Anonman: My aim was to be a hero
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Genoveva Anonman is fast making a name for herself. As playmaker for Equatorial Guinea, she was a lynchpin up front for Marcello Frigerio's team throughout the FIFA Women's World Cup 2011™ in Germany. She is also feared by defences throughout Germany's Frauen Bundesliga, to the delight of her new club Turbine Potsdam.

The Equatorial Guineans created a good impression at their first ever FIFA Women's World Cup this year, thanks in no small part to Anonman. The 22-year-old and her team-mates may have lost all three of their Group D matches but they certainly won over a good number of fans, Anonman in particular. She is a fiercely committed striker and a perfect example of how women's football is gaining in popularity even in the smallest countries in Africa, this despite its relative novelty.

"We have a league with six teams, but there's not a lot of quality," Anonman said of her homeland in an exclusive interview with FIFA.com. "Women's football is more widely accepted now though, particularly after our national team took part in the 2011 World Cup in Germany. The new generation that's coming through is certainly more accepted, and we're having an easier time of it than players did ten years ago for example.

"People were really proud that our team took part in the World Cup," she continued. "It improved the acceptability of women's football in Equatorial Guinea. The development of women's football in Africa is better than it was a few years ago, as more girls and women are now taking up the sport. The fact that some Africans are now playing professionally abroad is further testimony to the development of women's football across our continent."

After discovering her love of the beautiful game at the tender age of five, Anonman surely never dreamed she would one day make history by scoring Equatorial Guinea's first ever goal at a FIFA Women's World Cup, as she did in the 21st minute of their group match against Australia.

The new generation that's coming through is certainly more accepted, and we're having an easier time of it than players did ten years ago for example.
Genoveva Anonman on women's football in Equatorial Guinea

"Scoring that goal was a really emotional experience for me," recalled Anonman, who notched a second goal late on in that 3-2 defeat by the Matildas. "What a moment! It was the first goal that our country had ever scored at a World Cup, so it was really special. My aim was to be a hero for people in my home country, just like Zinedine Zidane and Birgit Prinz are heroes."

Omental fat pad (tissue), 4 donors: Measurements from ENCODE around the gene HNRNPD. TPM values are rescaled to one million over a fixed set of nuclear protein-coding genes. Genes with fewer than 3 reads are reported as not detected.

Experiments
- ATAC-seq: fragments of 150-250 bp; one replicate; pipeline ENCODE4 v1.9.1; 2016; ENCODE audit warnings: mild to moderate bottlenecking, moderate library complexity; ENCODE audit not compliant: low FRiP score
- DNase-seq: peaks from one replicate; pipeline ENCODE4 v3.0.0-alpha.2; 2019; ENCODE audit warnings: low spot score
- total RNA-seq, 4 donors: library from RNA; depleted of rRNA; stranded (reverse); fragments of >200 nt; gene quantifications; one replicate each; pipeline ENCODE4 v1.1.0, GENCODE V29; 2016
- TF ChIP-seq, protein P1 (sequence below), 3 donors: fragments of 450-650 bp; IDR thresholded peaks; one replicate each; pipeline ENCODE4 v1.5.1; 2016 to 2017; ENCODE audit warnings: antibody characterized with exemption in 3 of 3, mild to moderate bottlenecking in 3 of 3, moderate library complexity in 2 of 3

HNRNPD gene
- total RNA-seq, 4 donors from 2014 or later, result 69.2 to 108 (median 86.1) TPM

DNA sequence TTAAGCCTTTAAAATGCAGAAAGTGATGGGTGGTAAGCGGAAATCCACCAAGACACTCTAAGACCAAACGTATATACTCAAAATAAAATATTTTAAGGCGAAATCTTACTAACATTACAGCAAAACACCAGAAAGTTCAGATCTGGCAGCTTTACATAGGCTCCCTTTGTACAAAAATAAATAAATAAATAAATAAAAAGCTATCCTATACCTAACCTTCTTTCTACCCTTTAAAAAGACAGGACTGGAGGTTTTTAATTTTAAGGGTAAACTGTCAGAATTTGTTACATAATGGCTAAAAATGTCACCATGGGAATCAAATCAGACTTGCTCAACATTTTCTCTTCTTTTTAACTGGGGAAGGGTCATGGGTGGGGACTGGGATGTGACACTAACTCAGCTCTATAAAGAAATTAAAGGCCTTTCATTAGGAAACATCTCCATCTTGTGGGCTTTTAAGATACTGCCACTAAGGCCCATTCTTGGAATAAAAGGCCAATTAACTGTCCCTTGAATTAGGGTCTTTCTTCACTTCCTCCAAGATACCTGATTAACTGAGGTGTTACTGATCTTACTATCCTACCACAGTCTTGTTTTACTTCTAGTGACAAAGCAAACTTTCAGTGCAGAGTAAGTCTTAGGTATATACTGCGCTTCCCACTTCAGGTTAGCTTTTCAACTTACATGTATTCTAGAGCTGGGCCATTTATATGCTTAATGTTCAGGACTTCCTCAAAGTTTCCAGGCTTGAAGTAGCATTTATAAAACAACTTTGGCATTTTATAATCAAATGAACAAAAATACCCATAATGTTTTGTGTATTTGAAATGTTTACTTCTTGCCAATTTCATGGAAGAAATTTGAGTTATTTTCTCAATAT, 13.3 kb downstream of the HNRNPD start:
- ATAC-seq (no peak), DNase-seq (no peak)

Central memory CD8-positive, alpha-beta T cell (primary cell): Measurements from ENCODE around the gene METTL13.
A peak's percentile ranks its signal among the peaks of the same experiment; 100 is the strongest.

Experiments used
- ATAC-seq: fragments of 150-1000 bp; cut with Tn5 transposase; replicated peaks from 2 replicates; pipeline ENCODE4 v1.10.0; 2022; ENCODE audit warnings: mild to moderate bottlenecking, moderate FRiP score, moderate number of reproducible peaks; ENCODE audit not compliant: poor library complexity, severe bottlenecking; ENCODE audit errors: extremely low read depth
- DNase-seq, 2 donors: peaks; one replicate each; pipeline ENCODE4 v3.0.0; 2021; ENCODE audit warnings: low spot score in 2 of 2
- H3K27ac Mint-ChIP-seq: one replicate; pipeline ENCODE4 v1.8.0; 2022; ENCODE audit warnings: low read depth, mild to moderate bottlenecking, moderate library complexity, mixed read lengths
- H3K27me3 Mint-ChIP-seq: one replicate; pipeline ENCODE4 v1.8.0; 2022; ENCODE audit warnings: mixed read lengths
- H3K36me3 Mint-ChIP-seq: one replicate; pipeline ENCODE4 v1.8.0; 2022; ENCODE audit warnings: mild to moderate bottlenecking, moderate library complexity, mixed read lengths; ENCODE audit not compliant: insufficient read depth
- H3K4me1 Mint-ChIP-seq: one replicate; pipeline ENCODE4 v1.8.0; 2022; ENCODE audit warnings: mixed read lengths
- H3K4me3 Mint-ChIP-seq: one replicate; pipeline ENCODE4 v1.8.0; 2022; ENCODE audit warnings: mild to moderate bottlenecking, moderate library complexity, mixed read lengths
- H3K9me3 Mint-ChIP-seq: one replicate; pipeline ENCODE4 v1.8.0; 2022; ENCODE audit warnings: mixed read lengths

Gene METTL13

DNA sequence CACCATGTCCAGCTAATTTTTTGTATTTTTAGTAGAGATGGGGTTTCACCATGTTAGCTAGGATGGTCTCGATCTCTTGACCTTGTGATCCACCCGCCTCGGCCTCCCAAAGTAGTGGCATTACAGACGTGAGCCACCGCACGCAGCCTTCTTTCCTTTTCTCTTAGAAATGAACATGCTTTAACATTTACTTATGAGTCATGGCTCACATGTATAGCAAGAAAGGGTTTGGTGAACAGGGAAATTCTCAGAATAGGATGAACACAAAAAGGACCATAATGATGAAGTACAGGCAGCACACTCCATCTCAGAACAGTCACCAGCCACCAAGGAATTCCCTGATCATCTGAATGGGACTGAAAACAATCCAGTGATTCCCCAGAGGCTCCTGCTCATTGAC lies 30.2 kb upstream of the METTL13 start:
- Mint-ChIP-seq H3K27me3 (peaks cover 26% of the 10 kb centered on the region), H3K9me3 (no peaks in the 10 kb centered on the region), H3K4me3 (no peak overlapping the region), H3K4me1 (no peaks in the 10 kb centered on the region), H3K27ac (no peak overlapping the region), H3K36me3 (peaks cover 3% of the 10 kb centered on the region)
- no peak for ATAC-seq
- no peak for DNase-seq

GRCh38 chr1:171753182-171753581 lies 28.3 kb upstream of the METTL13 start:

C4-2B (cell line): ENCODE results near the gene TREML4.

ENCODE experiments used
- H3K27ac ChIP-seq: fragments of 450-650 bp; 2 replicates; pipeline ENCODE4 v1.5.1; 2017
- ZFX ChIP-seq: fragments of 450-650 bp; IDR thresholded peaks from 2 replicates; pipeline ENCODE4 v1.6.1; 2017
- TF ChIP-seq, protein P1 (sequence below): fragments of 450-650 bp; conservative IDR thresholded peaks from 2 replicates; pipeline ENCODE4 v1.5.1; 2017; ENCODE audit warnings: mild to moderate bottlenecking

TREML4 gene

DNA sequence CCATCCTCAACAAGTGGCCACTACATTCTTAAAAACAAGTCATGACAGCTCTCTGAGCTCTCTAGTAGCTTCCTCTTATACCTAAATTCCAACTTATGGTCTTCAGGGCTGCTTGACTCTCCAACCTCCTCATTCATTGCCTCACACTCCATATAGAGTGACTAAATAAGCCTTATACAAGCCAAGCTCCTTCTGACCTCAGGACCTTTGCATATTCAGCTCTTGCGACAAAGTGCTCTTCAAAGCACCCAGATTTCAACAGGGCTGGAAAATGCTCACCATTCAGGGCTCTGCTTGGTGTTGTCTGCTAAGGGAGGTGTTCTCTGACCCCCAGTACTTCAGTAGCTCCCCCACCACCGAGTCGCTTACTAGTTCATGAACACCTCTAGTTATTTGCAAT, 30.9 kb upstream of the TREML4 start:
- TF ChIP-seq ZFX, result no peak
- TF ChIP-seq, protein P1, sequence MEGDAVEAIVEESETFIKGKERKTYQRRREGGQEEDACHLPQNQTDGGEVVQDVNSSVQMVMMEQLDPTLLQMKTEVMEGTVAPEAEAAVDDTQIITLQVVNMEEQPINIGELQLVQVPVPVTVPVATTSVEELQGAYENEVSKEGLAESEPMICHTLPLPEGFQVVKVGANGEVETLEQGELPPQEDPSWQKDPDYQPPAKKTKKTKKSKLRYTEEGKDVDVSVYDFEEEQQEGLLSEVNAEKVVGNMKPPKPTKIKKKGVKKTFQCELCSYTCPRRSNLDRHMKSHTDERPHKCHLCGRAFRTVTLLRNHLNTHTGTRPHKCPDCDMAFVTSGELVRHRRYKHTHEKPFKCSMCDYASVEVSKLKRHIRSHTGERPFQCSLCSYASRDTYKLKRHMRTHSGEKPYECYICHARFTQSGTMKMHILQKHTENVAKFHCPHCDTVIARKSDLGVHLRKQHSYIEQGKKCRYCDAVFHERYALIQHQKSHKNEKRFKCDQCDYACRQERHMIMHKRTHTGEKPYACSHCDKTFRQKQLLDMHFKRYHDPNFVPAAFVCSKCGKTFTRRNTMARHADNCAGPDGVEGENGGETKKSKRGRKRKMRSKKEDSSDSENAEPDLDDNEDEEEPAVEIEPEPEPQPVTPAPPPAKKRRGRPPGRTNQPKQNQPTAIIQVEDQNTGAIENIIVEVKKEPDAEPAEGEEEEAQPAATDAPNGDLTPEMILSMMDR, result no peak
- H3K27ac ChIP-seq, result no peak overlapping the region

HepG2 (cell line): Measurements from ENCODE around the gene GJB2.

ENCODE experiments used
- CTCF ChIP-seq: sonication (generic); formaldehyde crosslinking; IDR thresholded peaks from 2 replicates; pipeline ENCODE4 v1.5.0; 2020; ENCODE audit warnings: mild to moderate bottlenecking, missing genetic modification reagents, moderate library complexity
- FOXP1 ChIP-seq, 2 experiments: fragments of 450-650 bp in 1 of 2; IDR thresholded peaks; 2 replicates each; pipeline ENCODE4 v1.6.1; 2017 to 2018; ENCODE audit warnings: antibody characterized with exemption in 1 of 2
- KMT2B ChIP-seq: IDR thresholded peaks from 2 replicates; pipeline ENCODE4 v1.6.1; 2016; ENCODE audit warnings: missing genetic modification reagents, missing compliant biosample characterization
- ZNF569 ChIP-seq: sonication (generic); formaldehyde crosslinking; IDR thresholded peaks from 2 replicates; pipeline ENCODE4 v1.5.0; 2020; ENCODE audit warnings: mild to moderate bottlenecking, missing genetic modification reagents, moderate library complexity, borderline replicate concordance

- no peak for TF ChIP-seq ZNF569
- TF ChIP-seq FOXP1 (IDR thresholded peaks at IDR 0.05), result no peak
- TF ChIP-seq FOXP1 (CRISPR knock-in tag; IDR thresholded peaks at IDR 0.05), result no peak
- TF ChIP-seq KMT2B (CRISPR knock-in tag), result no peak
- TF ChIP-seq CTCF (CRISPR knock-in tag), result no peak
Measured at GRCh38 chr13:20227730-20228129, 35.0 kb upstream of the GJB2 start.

Despite Equatorial Guinea's failure to survive the first round in Germany, the positive aspects certainly outweighed the negatives, as Anonman explained: "All of our players gained a lot of experience at the World Cup and it's something that we will remember for the rest of our lives. The whole World Cup was quite simply an incredible experience."

Anonman may well have inherited her talent from her father, who was a footballer himself and often took his daughter along to training sessions. "Football is a very special part of my life, so I always want to give my best," she told FIFA.com.

Giving her best opened up the doors to the Bundesliga. She was part of the Equatorial Guinea team which became African champions back in 2008, and FF USV Jena signed her up the following year. She repaid them by scoring no fewer than 37 goals in 50 matches, catching the eye of plenty of other teams in the process. This season saw her move to reigning Bundesliga champions Turbine Potsdam, and the 22-year-old's hunger for goals shows no sign of abating. She has 11 to her name already, comfortably establishing her as the league's top scorer and an integral part of Die Turbinen's great start to the season.

"The German Bundesliga is the best league in the world as far as I'm concerned," said Anonman, whose Potsdam team are eyeing silverware on three fronts this term (Bundesliga, German Cup and UEFA Champions League). "There are so many good players and great teams, like Potsdam, Duisburg and Frankfurt. Winning matches certainly isn't easy, but that's the way it should be – it helps you develop as a player."

Looking to the future, Anonman will be hoping to give a good account of herself at the FIFA Women's World Cup 2015 in Canada. "I'm obviously hoping that we qualify for the next edition," she said. "We had such a great time here in Germany, and a World Cup really is something special." With Anonman leading the line, the future certainlay looks bright for Equatorial Guinea.